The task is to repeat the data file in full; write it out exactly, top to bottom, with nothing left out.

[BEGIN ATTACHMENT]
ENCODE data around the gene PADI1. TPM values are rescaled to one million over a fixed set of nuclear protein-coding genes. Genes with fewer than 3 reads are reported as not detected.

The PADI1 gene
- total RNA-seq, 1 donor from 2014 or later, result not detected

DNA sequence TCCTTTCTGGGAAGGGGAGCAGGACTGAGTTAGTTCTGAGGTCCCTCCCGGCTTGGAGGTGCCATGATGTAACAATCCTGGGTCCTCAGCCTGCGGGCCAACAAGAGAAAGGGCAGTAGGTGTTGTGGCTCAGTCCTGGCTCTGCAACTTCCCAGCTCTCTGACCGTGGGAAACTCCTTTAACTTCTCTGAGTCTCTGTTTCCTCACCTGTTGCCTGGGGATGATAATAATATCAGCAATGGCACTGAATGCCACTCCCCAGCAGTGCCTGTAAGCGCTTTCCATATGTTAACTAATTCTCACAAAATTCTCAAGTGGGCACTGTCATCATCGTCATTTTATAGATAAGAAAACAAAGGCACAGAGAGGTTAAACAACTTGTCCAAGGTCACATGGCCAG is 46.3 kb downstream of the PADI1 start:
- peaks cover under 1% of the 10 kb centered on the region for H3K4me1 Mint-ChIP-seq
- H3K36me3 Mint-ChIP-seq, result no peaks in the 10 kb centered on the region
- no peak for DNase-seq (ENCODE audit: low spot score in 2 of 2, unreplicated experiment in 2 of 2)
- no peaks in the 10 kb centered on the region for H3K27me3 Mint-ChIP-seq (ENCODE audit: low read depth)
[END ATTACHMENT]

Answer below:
ENCODE data around the gene PADI1. TPM values are rescaled to one million over a fixed set of nuclear protein-coding genes. Genes with fewer than 3 reads are reported as not detected.

The PADI1 gene
- total RNA-seq, 1 donor from 2014 or later, result not detected

DNA sequence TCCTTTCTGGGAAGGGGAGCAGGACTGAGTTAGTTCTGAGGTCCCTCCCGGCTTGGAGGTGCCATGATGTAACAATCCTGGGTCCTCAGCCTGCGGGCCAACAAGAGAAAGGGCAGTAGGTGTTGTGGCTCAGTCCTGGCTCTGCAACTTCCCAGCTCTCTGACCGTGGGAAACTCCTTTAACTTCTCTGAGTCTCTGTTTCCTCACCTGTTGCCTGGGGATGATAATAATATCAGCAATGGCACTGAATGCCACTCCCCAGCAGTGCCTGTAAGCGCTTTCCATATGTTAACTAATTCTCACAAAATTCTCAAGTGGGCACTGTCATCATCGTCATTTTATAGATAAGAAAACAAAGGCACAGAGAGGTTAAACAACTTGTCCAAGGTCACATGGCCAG is 46.3 kb downstream of the PADI1 start:
- peaks cover under 1% of the 10 kb centered on the region for H3K4me1 Mint-ChIP-seq
- H3K36me3 Mint-ChIP-seq, result no peaks in the 10 kb centered on the region
- no peak for DNase-seq (ENCODE audit: low spot score in 2 of 2, unreplicated experiment in 2 of 2)
- no peaks in the 10 kb centered on the region for H3K27me3 Mint-ChIP-seq (ENCODE audit: low read depth)